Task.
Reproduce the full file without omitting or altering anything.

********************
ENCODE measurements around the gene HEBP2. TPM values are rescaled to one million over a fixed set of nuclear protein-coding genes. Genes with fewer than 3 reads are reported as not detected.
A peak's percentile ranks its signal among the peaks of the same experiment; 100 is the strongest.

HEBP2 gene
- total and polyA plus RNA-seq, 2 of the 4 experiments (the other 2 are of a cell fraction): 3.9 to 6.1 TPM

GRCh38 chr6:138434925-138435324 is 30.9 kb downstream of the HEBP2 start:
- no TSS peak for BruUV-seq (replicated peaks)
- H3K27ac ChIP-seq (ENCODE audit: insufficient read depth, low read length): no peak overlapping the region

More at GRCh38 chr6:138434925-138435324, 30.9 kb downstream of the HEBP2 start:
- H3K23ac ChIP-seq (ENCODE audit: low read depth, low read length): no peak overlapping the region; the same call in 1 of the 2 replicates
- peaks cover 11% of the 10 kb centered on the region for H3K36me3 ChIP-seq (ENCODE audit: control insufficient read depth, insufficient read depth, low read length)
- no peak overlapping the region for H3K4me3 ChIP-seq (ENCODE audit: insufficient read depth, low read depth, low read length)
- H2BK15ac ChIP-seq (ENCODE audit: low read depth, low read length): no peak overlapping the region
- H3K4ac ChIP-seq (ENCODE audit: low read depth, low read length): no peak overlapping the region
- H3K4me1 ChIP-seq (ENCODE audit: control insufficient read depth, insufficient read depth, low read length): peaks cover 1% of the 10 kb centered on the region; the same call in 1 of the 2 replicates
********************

ENCODE measurements around the gene HEBP2. TPM values are rescaled to one million over a fixed set of nuclear protein-coding genes. Genes with fewer than 3 reads are reported as not detected.
A peak's percentile ranks its signal among the peaks of the same experiment; 100 is the strongest.

HEBP2 gene
- total and polyA plus RNA-seq, 2 of the 4 experiments (the other 2 are of a cell fraction): 3.9 to 6.1 TPM

GRCh38 chr6:138434925-138435324 is 30.9 kb downstream of the HEBP2 start:
- no TSS peak for BruUV-seq (replicated peaks)
- H3K27ac ChIP-seq (ENCODE audit: insufficient read depth, low read length): no peak overlapping the region

More at GRCh38 chr6:138434925-138435324, 30.9 kb downstream of the HEBP2 start:
- H3K23ac ChIP-seq (ENCODE audit: low read depth, low read length): no peak overlapping the region; the same call in 1 of the 2 replicates
- peaks cover 11% of the 10 kb centered on the region for H3K36me3 ChIP-seq (ENCODE audit: control insufficient read depth, insufficient read depth, low read length)
- no peak overlapping the region for H3K4me3 ChIP-seq (ENCODE audit: insufficient read depth, low read depth, low read length)
- H2BK15ac ChIP-seq (ENCODE audit: low read depth, low read length): no peak overlapping the region
- H3K4ac ChIP-seq (ENCODE audit: low read depth, low read length): no peak overlapping the region
- H3K4me1 ChIP-seq (ENCODE audit: control insufficient read depth, insufficient read depth, low read length): peaks cover 1% of the 10 kb centered on the region; the same call in 1 of the 2 replicates